Abolitionists in politics often wielded the available tools of constitutional politics in ways that demonstrated much better skill and arguably less commitment to majority rule than the contemporary Republican Party (with the extraordinarily important proviso that these tools were being wielded in order to ensure the political inclusion of African-Americans in the polity).  As noted above, they manipulated state legislative politics to place committed abolitionists in the Senate.  They forced northern politicians to adopt more racially egalitarian positions by forming one-issue political parties.  They took advantage of the peculiarities of the electoral college to elect an antislavery president with less than two-fifths of the popular vote (Donald Trump obtained a much higher percentage of the popular vote in 2016 and 2020 than Abraham Lincoln).  They admitted grossly underpopulated western states to increase their capacity for passing legislation and ratifying constitutional amendments.  They refused to seat delegations from the former confederate states until they had passed the Thirteenth Amendment, the Civil Rights Act of 1866 and Fourteenth Amendment.

This constitutional politics was animated by an attitude toward power that is antithetical to much contemporary liberal thought.  Abolitionists believed power was a good thing in the hands of the right people.  Rather than attempt to persuade their fellow citizens to engage in a constitutional politics that minimized power, they sought to find ways to place power in the hands of those who opposed slavery and racial equality.  Thaddeus Stevens captured the abolitionist spirit when he described the purpose of postwar abolitionist reform as “secur[ing] perpetual ascendancy to the party of the Union.” Abolitionist principles limited what abolitionists could do politically to gain power, but every good abolitionist knew the more African-Americans were empowered, the more secure would be party of the Union, which in turn would further empower African-Americans.

Reviews of extraordinary works have three elements.  First, they point out just how extraordinary the work is. Check (I hope).  Second, they use that work as a vehicle to support their concerns in the hope the virtues of the work being reviewed will rub off on their opus.  Check.  Third, they make trivial criticisms in the hope of further using the extraordinary work to advance their more pedestrian concerns.  Here goes.

Professor Masur’s repeated treatment of the Fourteenth Amendment as the culmination of the antebellum struggle for racial equality is problematic in light of her emphasis on the constitutional politics of racial equality.  One problem is that most Republicans thought the Thirteenth Amendment, which empowered Congress to prohibit race discrimination as a badge and incident of slavery, and the Civil Rights Act of 1866, which prohibited race discrimination in basic civil rights, were the legal culmination of the antebellum movement for racial equality.  Their Fourteenth Amendment was centered around Sections Two, Three and Four, which restructured constitutional politics rather than constitutional law. That awaits my longstanding unpublished work, which Professor Masur had and has no reason to take into account.  The larger problem is that, as Professor Masur documents, the Fourteenth Amendment was merely an episode in the long ongoing struggle for racial equality rather than an end and a new beginning.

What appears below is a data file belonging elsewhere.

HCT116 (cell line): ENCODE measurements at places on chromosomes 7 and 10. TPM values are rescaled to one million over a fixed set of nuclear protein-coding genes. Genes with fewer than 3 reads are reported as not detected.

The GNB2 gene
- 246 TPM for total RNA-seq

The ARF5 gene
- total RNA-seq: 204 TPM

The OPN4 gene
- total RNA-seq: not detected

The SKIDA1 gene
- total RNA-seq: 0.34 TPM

The Fourteenth Amendment provided racial egalitarians with a new tool to wield in constitutional politics, but the consequences of that amendment depended on who wielded that tool and how that tool was wielded.  Legal authorities in several former slave states, noting that the Fourteenth Amendment did not explicitly bar race discrimination, concluded that real differences between black and white citizens as justified laws restricting the rights of persons of color as real differences between men and women continued to justify laws restricting the rights of women.  Republicans by legislation and judicial decree nipped that line of jurisprudence in the bud, but racial egalitarians for the next ninety years were unable to engage in the constitutional politics necessary to make any broader understanding of racial equality the official law of the land. 

Professor Masur’s conclusion that “much remains to be done” acknowledges that constitutional reform was an episode in the struggle for racial equality, but only an episode.  The fight black activists began in eighteenth century America to end white supremacy continues to rage in constitutional politics and constitutional law.  That fight will be culminated, not by the passing of better constitutional language, but when the opponents of racial equality leave the field because they have been slaughtered, have been persuaded, or no longer have the will to promote white supremacy.